The junction is placed where the temperature is to be measured, and is referred to as the measurement junction. The other end of the thermocouple is connected to a precision voltage measurement unit, and this connection is referred to as the reference junction, or alternately the cold junction. The temperature difference between the measurement junction and the cold junction generates a voltage that is proportional to the difference between the temperatures of the two junctions. The signal generated is typically from several microvolts to tens of millivolts and is dependent on the temperature difference. In the circuit shown in Figure 1, a T-type thermocouple is used. T-type thermocouples are capable of measuring temperatures of −200°C to +400°C with an output range of approximately −8.6 mV to +17.2 mV. It is important for the signal chain to present a high impedance and low leakage to the thermocouple to achieve the highest accuracy.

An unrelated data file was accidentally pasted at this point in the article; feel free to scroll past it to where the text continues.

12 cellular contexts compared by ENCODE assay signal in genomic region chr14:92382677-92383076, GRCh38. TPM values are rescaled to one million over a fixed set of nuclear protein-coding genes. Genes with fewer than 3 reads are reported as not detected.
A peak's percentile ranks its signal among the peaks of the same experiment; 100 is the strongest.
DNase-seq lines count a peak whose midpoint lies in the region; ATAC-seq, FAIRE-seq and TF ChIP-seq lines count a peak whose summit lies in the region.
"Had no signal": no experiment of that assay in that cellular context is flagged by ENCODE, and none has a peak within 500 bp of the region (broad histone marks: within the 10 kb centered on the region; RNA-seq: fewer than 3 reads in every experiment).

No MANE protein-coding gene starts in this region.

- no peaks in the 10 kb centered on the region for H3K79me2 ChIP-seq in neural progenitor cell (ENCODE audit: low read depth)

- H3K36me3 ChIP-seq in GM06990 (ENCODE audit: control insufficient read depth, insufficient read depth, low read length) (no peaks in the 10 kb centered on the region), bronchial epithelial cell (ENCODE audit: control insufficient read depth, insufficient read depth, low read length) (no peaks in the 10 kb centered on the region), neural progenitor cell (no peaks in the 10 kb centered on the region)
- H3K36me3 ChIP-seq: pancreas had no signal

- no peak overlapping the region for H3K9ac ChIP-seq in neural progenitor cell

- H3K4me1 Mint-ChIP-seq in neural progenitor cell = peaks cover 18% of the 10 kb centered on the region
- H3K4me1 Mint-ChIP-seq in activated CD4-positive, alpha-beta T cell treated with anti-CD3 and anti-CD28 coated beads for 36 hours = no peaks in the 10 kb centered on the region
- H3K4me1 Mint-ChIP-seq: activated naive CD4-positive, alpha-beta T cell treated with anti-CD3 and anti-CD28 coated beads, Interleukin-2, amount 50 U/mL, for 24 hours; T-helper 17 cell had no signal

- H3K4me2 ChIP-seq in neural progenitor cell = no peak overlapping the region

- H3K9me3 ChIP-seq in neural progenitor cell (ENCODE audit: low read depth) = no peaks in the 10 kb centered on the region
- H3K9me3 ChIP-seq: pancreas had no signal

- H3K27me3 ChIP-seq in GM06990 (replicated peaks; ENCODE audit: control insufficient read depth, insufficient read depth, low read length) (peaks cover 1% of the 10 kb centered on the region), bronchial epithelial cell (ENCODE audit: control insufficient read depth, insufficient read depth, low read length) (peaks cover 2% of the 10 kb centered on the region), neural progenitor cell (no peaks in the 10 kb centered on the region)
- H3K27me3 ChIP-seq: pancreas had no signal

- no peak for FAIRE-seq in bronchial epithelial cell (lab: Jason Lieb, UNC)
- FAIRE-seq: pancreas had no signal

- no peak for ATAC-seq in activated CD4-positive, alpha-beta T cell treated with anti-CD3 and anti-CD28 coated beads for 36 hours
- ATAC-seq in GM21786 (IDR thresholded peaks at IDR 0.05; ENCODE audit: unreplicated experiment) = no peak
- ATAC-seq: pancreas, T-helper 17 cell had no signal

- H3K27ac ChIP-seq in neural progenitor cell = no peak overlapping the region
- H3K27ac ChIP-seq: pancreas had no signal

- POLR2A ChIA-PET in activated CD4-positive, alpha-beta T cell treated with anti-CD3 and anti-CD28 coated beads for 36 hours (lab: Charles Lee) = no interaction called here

T-type thermocouples have a sensitivity of approximately 40 μV/°C. Therefore, by using the integrated PGA of the AD7124-4/AD7124-8, the small thermocouple voltage levels can be easily sensed and accurately converted to a digital representation. The thermocouple response is approximately linear over a small portion of the range (0°C to 60°C), as shown in Figure 3. For accurate measurements over a wide temperature range, a linearization routine must be applied to the measured value to ensure accurate temperature values.